Depopulation in Germany's east
In the good old days of the German Democratic Republic, aka East Germany, Hoyerswerda was a model industrial town with about 80,000 inhabitants. It had the highest birthrate in the East. After reunification, things changed. The population fell by half. The average age increased from 35 in 1989 to 48.
“Every time I visit my parents and I drive through Hoyerswerda, there’s every time a new house that’s torn down,” says 24-year-old Judika Zirzow, a German woman who now works in a bank in Karlruhe. “The face of Hoyerswerda is different... It’s sad to think that if I have children, I could never tell them, ‘Here’s where I grew up.”
Very different. Instead of urban sprawl, the city government has to deal with urban shrinkage. It is demolishing apartment buildings. In a city that once had 21,000 apartments, 7,500 have been torn down and 2,000 more are scheduled for demolition. Young people returning to see their parents find that whole blocks have become vacant lots. According to an article in the New York Times:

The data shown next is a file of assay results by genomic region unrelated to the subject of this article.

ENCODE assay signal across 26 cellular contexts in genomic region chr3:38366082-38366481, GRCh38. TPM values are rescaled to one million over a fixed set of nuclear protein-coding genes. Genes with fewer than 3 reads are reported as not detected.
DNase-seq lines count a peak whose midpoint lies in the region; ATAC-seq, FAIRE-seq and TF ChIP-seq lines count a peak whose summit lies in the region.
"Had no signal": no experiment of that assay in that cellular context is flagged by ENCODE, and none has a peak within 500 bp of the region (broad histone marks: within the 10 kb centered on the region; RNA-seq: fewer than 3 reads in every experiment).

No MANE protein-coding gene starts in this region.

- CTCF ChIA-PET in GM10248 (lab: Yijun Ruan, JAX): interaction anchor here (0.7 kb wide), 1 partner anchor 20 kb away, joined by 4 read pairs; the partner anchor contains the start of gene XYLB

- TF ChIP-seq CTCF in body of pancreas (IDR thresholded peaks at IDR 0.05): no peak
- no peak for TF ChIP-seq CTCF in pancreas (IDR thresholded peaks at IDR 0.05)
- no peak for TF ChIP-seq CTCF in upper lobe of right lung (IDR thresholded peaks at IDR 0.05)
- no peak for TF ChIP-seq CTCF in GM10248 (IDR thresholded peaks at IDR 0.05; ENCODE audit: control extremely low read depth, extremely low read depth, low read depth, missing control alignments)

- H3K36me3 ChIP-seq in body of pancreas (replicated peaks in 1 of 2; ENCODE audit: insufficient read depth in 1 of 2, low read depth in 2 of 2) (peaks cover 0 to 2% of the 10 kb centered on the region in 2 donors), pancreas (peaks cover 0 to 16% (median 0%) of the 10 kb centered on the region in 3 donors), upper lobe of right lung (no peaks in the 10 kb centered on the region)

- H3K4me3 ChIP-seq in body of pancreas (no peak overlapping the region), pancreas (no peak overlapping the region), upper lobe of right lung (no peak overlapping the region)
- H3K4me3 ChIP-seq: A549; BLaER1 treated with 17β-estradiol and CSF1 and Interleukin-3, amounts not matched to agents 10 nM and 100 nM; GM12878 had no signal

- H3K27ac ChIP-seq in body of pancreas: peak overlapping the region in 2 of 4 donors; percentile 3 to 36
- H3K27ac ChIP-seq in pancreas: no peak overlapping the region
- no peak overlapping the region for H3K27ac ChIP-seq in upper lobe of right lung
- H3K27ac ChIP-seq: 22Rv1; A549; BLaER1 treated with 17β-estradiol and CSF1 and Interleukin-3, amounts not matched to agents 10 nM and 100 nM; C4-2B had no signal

"Emptiness is the reigning feeling when walking through the city, which has lost more than 40 percent of its residents since the fall of the wall, with the population dropping below 40,000 people from more than 70,000."
In the years after the collapse of Communism, birth rates in East Germany plummeted, hitting an incredible low point of 0.77 in 1994. “For a number of years East Germans just stopped having children,” according to Reiner Klingholz, director of the Berlin Institute for Population and Development. Now birthrates have bounced back and are much the same throughout the country -- which are still amongst the lowest in the world.
While depopulation is bad news for the German people, it may be good news for German animals. Wolves are making a comeback around Hoyerswerda. According to Der Spiegel,
"But for five years now, the wolf population has been establishing a solid foothold in the country. And now, they are set to expand throughout Germany's east... "We have more wolves living in Germany right now than we have had in 200 years," [says one expert]"
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